Timeline of Australian radio

Last updated


















See also

Related Research Articles

<span class="mw-page-title-main">Television broadcasting in Australia</span>

Television broadcasting in Australia began officially on 16 September 1956, with the opening of TCN-9, quickly followed by national and commercial stations in Sydney and Melbourne, all these being in 625-line black and white. The commencement date was designed so as to provide coverage of the Olympic Games in Melbourne. It has now grown to be a nationwide system that includes a broad range of public, commercial, community, subscription, narrowcast, and amateur stations.

<span class="mw-page-title-main">KIIS 101.1</span> Radio station in Melbourne, Australia

3AK is the call sign of SEN 1116, an earlier the on-air name of a former Melbourne talk-back radio and music station, which, in 2003, leased its licence to sports network SEN 1116. A number of unusual events and precedents throughout the station's history make its story of unusual interest. These events include :

Triple M is an Australian commercial radio network owned and operated by Southern Cross Austereo. The network consists of 40 radio stations broadcasting a mainstream rock music format and 5 digital radio stations.

RPH Australia is the national peak representative organisation for a unique Australian network of radio reading services designed to meet the daily information needs of people who, for any reason, are unable to access printed material. It is estimated that 22% of the Australian population has a print disability.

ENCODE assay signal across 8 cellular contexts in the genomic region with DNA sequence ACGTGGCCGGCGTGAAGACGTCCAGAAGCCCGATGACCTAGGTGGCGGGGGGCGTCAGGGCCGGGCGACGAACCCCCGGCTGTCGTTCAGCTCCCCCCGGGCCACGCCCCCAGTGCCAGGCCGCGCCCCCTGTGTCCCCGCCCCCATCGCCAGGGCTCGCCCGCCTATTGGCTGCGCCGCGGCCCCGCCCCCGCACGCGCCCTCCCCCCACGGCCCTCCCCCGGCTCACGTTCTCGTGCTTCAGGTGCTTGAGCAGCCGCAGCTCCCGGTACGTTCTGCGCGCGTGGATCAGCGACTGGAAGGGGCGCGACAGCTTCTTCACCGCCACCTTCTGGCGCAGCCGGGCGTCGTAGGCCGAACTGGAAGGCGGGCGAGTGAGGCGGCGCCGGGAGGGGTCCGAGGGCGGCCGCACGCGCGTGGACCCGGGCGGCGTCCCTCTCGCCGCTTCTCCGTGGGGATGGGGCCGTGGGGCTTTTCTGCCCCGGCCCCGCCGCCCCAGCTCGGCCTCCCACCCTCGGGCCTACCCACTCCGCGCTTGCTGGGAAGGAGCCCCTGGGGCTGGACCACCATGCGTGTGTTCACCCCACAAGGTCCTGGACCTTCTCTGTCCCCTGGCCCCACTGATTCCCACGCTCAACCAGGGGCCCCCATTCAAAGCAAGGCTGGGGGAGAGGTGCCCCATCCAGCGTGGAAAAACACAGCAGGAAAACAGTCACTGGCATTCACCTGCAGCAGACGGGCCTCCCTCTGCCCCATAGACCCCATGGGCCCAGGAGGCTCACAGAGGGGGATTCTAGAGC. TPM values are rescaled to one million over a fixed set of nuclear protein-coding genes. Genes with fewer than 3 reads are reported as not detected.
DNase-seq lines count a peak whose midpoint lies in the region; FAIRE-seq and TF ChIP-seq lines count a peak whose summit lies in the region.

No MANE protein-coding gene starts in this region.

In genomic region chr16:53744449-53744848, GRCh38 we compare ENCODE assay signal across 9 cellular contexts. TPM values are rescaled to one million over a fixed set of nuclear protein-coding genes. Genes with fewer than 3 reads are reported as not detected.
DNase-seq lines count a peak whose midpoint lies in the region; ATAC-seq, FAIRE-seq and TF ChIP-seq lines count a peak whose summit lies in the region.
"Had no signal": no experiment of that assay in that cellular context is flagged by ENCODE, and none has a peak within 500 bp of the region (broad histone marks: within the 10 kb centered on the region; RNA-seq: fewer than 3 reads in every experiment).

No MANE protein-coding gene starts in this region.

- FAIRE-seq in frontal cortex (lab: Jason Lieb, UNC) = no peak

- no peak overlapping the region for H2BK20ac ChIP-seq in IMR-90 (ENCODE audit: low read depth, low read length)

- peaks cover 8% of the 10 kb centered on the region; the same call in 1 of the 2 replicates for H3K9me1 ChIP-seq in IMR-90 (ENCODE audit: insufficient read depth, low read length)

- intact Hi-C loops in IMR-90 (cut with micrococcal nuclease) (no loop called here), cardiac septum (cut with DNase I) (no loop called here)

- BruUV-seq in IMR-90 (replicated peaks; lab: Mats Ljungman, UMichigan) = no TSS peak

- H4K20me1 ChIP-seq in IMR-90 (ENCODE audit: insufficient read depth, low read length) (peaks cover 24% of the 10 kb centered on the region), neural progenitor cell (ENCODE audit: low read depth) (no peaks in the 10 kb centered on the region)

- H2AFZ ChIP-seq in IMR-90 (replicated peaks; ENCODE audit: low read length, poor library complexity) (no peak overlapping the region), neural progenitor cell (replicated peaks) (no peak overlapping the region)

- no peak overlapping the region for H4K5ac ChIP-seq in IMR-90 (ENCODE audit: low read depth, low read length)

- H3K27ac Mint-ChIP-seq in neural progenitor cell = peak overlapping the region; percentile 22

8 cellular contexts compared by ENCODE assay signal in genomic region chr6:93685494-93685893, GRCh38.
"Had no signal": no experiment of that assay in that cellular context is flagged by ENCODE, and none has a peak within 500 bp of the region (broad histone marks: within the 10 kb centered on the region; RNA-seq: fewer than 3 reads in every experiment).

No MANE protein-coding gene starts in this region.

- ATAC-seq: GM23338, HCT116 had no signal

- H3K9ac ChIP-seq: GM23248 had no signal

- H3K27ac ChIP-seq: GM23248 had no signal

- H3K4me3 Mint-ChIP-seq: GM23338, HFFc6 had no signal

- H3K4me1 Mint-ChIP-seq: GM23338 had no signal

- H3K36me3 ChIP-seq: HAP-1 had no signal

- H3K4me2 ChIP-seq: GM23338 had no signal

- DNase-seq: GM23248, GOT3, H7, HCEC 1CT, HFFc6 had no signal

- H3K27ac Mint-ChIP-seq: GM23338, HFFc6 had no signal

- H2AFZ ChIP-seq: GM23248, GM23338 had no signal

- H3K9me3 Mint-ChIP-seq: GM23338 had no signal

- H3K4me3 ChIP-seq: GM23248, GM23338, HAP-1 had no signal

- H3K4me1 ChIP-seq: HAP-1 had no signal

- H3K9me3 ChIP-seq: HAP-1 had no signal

<span class="mw-page-title-main">Television in Australia</span> Overview of television in Australia

Television in Australia began experimentally as early as 1929 in Melbourne with radio stations 3DB and 3UZ, and 2UE in Sydney, using the Radiovision system by Gilbert Miles and Donald McDonald, and later from other locations, such as Brisbane in 1934.

Community television in Australia is a form of free-to-air non-commercial citizen media in which a television station is owned, operated and/or programmed by a community group to provide local programming to its broadcast area. In principle, community television is another model of facilitating media production and involvement by private citizens and can be likened to public-access television in the United States and community television in Canada.

<span class="mw-page-title-main">ABC Radio Perth</span> Radio station in Perth, Western Australia

ABC Radio Perth is the on-air identifier of a radio station located in Perth, Western Australia, operated by the Australian Broadcasting Corporation, and broadcasting at 720 kHz AM. It is the flagship ABC Local Radio station in Western Australia. The station was established under the Sealed Set scheme by Westralian Farmers in 1924, sold to the Commonwealth Government in 1928 and provided with programmes by the Australian Broadcasting Company, became part of the Australian Broadcasting Commission in 1932, which became the Australian Broadcasting Corporation in 1983.

<span class="mw-page-title-main">6PR</span> Radio station in Perth, Western Australia

6PR, known as 6PR Perth, is a commercial radio station based in Perth, Western Australia. Owned by Nine Entertainment, its focus is on news, talk and sport, and is Perth's only commercial talkback radio station. It commenced broadcasting on 14 October 1931.